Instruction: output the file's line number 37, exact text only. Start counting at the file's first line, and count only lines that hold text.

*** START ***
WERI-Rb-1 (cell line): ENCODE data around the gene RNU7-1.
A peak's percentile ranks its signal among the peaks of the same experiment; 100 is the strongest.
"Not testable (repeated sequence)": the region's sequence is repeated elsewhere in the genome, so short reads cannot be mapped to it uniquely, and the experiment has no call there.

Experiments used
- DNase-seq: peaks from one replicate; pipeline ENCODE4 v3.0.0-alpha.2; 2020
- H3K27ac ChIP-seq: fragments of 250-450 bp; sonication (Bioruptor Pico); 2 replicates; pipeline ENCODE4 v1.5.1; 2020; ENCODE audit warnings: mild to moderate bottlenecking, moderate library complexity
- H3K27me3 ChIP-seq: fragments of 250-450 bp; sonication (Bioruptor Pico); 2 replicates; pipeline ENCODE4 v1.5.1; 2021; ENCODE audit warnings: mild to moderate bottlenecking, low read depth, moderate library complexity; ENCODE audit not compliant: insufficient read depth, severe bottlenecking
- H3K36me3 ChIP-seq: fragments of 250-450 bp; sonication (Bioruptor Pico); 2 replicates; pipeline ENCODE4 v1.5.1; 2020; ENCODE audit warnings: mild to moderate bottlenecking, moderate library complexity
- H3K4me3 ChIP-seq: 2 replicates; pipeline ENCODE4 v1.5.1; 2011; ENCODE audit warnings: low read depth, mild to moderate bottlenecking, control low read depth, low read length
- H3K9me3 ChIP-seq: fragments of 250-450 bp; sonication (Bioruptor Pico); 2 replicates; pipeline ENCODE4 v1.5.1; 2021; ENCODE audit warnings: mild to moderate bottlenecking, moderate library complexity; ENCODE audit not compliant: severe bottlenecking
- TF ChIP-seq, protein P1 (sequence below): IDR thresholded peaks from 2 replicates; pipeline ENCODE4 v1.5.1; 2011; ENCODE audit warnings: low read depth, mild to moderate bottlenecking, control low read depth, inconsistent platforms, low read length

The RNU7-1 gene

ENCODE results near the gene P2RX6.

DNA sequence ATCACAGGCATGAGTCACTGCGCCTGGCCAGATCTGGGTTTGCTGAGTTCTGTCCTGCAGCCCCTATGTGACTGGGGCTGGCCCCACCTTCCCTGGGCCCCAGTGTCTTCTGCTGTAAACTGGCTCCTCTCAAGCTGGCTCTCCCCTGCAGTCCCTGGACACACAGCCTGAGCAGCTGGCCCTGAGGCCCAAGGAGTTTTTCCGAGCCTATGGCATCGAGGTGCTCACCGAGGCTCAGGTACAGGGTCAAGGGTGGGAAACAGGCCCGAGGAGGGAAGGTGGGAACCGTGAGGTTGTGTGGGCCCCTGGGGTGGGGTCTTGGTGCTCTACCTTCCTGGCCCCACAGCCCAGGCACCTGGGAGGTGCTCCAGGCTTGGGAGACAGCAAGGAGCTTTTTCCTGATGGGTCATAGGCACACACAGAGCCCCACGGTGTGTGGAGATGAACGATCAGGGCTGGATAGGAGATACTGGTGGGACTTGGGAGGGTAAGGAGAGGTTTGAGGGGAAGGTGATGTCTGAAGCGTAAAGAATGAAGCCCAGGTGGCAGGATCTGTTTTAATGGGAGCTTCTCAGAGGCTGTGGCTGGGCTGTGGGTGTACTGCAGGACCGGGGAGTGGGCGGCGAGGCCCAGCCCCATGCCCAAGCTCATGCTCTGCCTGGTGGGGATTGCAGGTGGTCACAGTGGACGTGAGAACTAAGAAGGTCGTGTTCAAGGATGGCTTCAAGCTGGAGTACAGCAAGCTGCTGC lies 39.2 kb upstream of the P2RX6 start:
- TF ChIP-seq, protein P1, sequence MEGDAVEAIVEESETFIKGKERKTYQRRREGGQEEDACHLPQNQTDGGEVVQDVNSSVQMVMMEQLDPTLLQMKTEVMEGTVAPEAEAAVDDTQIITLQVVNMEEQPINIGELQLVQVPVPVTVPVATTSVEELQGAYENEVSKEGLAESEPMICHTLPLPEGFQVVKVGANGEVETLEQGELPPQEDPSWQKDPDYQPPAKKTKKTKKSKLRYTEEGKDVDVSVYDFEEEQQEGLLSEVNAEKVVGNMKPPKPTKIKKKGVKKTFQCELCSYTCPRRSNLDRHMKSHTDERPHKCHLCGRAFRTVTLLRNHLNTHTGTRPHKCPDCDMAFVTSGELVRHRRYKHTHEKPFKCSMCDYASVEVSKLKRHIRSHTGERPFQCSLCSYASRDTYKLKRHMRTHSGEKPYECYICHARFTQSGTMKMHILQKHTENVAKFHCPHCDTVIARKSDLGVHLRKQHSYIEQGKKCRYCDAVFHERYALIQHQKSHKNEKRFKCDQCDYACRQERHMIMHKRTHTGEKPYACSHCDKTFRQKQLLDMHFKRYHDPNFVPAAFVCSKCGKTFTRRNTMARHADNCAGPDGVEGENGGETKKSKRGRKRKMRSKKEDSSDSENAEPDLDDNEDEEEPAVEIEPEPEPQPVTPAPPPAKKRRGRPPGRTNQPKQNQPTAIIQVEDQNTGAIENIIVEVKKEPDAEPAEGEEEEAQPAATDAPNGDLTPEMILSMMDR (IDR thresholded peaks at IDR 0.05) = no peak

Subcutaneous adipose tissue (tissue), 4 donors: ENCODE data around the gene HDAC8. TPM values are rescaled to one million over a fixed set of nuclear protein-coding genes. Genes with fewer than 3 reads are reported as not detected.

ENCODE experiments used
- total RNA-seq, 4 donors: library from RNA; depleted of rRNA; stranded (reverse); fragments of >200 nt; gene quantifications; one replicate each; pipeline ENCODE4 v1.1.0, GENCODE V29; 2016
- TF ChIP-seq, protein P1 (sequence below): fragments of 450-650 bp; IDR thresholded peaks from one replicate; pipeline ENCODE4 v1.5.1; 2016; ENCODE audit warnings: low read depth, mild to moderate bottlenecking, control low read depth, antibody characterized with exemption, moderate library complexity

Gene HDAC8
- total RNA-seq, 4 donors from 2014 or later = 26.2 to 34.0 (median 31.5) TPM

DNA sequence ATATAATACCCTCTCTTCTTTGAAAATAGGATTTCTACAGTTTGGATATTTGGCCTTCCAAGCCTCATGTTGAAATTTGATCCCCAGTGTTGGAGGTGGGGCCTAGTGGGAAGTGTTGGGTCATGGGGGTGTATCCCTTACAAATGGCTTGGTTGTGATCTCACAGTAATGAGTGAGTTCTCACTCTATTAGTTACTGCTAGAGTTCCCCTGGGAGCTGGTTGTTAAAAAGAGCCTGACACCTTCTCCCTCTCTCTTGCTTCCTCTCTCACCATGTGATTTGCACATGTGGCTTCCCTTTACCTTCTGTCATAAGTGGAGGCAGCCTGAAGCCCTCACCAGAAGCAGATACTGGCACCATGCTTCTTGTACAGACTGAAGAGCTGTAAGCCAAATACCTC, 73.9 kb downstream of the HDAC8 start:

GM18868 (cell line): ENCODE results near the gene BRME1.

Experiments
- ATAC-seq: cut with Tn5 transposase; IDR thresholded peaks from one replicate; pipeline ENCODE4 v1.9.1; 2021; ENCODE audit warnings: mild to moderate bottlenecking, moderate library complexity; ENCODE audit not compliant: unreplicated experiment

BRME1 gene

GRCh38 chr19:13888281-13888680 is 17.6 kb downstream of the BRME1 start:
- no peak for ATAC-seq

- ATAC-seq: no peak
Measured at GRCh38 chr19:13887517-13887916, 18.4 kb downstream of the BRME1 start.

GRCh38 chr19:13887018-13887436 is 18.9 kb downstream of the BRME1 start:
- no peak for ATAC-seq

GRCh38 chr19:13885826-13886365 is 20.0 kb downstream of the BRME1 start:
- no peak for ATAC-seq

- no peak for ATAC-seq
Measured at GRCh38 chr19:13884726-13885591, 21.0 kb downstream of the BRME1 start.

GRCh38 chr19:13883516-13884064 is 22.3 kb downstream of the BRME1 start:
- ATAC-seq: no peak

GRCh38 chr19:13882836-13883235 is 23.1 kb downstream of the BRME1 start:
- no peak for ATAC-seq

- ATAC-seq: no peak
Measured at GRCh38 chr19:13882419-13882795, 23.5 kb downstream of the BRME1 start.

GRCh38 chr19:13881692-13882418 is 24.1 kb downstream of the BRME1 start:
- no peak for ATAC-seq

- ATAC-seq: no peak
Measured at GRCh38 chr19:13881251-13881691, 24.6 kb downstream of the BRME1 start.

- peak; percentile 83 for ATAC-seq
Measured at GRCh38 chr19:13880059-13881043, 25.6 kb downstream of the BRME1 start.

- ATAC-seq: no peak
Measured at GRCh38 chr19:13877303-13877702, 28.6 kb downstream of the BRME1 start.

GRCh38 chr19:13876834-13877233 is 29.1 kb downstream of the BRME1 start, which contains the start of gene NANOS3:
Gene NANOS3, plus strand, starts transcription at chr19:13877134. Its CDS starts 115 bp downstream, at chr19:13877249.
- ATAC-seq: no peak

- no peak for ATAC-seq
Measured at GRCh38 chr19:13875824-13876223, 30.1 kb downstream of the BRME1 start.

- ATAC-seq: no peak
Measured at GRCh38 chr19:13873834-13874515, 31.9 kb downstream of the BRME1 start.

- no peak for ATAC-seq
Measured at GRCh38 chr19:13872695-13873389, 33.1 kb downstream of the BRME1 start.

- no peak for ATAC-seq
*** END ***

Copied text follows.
GRCh38 chr19:13883516-13884064 is 22.3 kb downstream of the BRME1 start: